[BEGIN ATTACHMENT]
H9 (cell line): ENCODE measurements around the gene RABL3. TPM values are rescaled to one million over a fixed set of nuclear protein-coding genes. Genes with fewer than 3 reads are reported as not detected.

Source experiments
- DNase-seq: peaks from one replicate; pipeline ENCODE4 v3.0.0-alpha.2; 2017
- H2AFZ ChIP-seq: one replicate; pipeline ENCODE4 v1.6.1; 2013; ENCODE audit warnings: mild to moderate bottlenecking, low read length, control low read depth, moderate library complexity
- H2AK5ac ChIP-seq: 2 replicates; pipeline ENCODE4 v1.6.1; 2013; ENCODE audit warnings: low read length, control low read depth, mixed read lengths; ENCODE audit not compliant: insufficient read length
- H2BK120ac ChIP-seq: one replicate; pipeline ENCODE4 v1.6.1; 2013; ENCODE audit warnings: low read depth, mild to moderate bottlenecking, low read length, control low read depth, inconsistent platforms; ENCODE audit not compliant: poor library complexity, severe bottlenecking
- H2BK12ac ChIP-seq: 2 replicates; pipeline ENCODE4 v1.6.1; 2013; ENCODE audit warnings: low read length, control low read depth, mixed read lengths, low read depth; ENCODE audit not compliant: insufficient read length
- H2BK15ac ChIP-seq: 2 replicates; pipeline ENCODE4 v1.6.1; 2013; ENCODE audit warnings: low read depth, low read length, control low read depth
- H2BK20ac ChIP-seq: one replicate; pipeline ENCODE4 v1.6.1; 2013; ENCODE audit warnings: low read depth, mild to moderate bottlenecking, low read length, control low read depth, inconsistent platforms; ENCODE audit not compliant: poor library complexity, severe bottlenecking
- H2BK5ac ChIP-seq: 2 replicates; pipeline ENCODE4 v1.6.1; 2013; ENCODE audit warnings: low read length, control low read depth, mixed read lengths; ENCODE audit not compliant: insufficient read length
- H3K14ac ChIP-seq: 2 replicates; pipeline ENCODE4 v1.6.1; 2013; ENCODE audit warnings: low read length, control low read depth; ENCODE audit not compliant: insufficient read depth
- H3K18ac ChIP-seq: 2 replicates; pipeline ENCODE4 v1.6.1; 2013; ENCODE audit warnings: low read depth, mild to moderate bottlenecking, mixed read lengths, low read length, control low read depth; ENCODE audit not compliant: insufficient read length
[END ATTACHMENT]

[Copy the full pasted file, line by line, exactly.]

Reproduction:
H9 (cell line): ENCODE measurements around the gene RABL3. TPM values are rescaled to one million over a fixed set of nuclear protein-coding genes. Genes with fewer than 3 reads are reported as not detected.

Source experiments
- DNase-seq: peaks from one replicate; pipeline ENCODE4 v3.0.0-alpha.2; 2017
- H2AFZ ChIP-seq: one replicate; pipeline ENCODE4 v1.6.1; 2013; ENCODE audit warnings: mild to moderate bottlenecking, low read length, control low read depth, moderate library complexity
- H2AK5ac ChIP-seq: 2 replicates; pipeline ENCODE4 v1.6.1; 2013; ENCODE audit warnings: low read length, control low read depth, mixed read lengths; ENCODE audit not compliant: insufficient read length
- H2BK120ac ChIP-seq: one replicate; pipeline ENCODE4 v1.6.1; 2013; ENCODE audit warnings: low read depth, mild to moderate bottlenecking, low read length, control low read depth, inconsistent platforms; ENCODE audit not compliant: poor library complexity, severe bottlenecking
- H2BK12ac ChIP-seq: 2 replicates; pipeline ENCODE4 v1.6.1; 2013; ENCODE audit warnings: low read length, control low read depth, mixed read lengths, low read depth; ENCODE audit not compliant: insufficient read length
- H2BK15ac ChIP-seq: 2 replicates; pipeline ENCODE4 v1.6.1; 2013; ENCODE audit warnings: low read depth, low read length, control low read depth
- H2BK20ac ChIP-seq: one replicate; pipeline ENCODE4 v1.6.1; 2013; ENCODE audit warnings: low read depth, mild to moderate bottlenecking, low read length, control low read depth, inconsistent platforms; ENCODE audit not compliant: poor library complexity, severe bottlenecking
- H2BK5ac ChIP-seq: 2 replicates; pipeline ENCODE4 v1.6.1; 2013; ENCODE audit warnings: low read length, control low read depth, mixed read lengths; ENCODE audit not compliant: insufficient read length
- H3K14ac ChIP-seq: 2 replicates; pipeline ENCODE4 v1.6.1; 2013; ENCODE audit warnings: low read length, control low read depth; ENCODE audit not compliant: insufficient read depth
- H3K18ac ChIP-seq: 2 replicates; pipeline ENCODE4 v1.6.1; 2013; ENCODE audit warnings: low read depth, mild to moderate bottlenecking, mixed read lengths, low read length, control low read depth; ENCODE audit not compliant: insufficient read length